"Brother Li," said Zhang Shao. "I unfairly took the first lines just now, so now it's your turn to compose the first lines while I follow you."
Thus they continued:
The man of the mountains acting mad under wind and moon;
With his share of idleness, and able to be quite free;
On moonlit nights he sleeps secure in a cottage of thatch;
His passion spent, he befriends the pine and the plum;
Fame and profit count for nothing in his mind;
One is always pouring out fresh rice-wine,
One makes a living with two bundles of firewood;
One idly tells his innocent son to sharpen the axe of steel;
In spring one likes to see the willows turning green;
Avoiding the summer heat, one trims the new bamboo;
When frost begins, plump chickens are killed each day;
When the sun rises in winter, the one is still asleep;
Throughout the year one does as he pleases in the hills;
By gathering firewood you can become an Immortal;
Sweet smell the wild flowers growing outside my door;
A contented man never speaks of high honors;
Higher than a city wall for resisting enemy armies;
Those who are happy with mountains and rivers are few indeed;
When the two of them had recited their verses and matched couplets they came to the place where their ways parted and bowed to each other to take their leave.
"Brother Li," said Zhang Shao, "look after yourself on your way home and keep a sharp look-out for tigers up in the hills. If you met with an accident then 'an old friend would be missing on the road tomorrow.'"
This made Li Ding angry. "You scoundrel," he said, "I'm your friend; I'd die for you. How could you put such a curse on me? If I'm killed by a tiger, you'll be capsized by a wave."
"I'll never be capsized!" retorted Zhang Shao.
"'In nature there are unexpected storms and in life unpredictable vicissitudes,'" quoted Li Ding, "so how can you be sure you'll never have an accident?"
"Brother Zhang," replied the fisherman, "despite what you just said, it's your life that's insecure, whereas my life is certain: I'm sure that I shan't have an accident."
"Your life on the water is very dangerous and insecure," said the woodcutter, "so how can you be so certain?"
"There's something you don't know," said Zhang Shao. "Every day I give a golden carp to a fortune-teller on the West Gate Street in Chang'an, and he passes a slip into my sleeve telling me I'll catch something every time provided I go to the right place. I went to buy a forecast from him today, and he told me that if I cast my nets to the East of the bend in the Jing River and lowered my lines on the Western bank, I would be bound to get a full load of fish and shrimps to take home. Tomorrow I shall go into town to sell them to buy wine, and we can continue our talk then, brother."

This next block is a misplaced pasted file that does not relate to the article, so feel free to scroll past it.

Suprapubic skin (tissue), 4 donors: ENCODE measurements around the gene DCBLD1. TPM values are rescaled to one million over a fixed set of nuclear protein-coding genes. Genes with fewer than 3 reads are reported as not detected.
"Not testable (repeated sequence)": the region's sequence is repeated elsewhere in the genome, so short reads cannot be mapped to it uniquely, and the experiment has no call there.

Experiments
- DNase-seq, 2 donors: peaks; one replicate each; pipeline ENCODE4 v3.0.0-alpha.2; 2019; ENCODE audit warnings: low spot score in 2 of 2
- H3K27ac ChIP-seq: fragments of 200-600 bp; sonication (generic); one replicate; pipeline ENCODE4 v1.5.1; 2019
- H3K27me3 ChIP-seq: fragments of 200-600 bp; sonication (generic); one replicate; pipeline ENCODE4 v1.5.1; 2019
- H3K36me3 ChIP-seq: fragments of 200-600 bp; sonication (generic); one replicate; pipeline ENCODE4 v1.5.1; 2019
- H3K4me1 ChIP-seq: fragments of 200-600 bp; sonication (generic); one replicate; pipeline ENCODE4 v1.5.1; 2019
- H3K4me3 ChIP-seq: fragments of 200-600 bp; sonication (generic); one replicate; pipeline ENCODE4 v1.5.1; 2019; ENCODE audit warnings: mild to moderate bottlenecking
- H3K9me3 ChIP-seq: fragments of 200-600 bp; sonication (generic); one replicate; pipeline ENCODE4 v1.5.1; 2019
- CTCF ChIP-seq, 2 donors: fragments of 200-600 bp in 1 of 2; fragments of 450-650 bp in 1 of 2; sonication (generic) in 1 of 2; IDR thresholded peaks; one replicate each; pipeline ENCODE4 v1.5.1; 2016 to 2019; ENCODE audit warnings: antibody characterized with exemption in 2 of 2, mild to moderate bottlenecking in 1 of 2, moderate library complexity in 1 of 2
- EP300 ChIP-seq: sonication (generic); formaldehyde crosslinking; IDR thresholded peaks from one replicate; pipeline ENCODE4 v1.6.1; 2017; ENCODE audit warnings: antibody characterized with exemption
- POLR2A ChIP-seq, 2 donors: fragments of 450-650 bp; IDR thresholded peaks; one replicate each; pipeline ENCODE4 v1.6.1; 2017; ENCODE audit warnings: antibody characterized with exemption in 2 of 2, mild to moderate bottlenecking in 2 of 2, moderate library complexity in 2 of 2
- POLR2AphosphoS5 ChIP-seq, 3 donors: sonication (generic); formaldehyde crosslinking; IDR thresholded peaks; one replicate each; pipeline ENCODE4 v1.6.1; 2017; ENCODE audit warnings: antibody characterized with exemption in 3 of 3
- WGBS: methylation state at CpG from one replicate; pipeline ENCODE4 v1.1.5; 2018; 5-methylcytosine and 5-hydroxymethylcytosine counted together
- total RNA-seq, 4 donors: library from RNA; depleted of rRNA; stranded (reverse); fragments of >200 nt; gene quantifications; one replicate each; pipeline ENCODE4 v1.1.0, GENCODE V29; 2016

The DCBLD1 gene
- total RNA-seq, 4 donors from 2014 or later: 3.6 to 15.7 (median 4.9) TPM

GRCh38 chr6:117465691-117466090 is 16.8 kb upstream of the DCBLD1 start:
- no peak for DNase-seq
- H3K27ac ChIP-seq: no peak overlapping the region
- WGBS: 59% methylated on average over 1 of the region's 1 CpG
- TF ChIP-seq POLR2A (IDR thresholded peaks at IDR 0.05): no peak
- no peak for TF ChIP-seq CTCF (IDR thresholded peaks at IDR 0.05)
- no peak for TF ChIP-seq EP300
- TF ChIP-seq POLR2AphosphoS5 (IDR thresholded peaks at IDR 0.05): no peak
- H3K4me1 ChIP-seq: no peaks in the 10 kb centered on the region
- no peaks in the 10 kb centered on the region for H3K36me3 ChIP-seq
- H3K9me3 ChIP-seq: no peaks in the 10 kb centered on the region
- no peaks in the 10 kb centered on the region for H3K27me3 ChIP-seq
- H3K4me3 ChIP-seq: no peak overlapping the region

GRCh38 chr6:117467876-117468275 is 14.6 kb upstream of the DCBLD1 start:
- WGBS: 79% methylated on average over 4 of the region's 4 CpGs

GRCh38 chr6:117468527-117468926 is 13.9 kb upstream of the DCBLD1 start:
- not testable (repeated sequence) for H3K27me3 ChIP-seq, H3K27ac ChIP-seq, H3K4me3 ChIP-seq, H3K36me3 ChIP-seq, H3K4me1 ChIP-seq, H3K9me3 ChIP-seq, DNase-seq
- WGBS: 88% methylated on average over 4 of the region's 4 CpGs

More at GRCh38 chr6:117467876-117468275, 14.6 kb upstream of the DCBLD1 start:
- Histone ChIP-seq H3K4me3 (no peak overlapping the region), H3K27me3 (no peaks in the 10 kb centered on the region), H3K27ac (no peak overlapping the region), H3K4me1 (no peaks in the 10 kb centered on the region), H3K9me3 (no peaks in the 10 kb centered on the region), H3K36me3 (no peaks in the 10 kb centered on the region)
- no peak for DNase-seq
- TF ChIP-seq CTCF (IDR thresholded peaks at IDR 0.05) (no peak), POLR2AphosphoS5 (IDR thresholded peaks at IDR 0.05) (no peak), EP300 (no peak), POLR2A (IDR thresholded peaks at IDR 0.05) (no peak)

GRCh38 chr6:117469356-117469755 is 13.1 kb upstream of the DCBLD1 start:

With this they parted.
Footnotes (Shorthand references are explained on a separate page)
Journey to the West (西遊記 Xi You Ji)
This famous novel (see my further comment plus that in Wikipedia) tells of the monk 玄奘 Xuanzang going to India ("the West") to collect Buddhist sutras. It has a few references to guqin, listed here on a separate page.
Wu Cheng'en 吳承恩 (ca. 1500 - 1582)
Original Chinese text for Xi You Ji can be found on a number of websites, in both standard and simplified characters. The one used here for the dialogue is Chapter 9 from www.millionbook.net/gd/w/wuchengen/xyj/010.htm.
Translation by W. F. Jenner
The translation quoted here is:
W. F. Jenner's entire translation (originally published by Collinson Fair, 1955) is now online. I originally put this section online, instead of simply supplying a link, because at that time the whole novel was in one file, making it so large it often caused my computer to freeze up. This problem seems to be solved, but I have left it online so as to be able to pair the English and Chinese.
Chen Guangrui 陳光蕊
The father of Xuanzang. In Chapter 9 Chen, while on his way with his pregnant wife to take up a government position, is murdered by a riverman who lusts after the wife. After the son is born, to keep the riverman from murdering the son, she puts him in a basket with a note and floats him down the river. The son is rescued by a monk who brings him up with the name River Current. When 17, now named Xuanzang, he sees the note and sets off to get vengeance. Meanwhile Chen Guangrui's soul has been rescued by the Dragon King, who also preserves Chen's body. Once Xuanzang gets his revenge the Dragon King returns Chen Guangrui's soul to his body and he is reunited with his wife and son.
Xuan Zang 玄奘
For the historical Xuanzang see his biography in Wikipedia.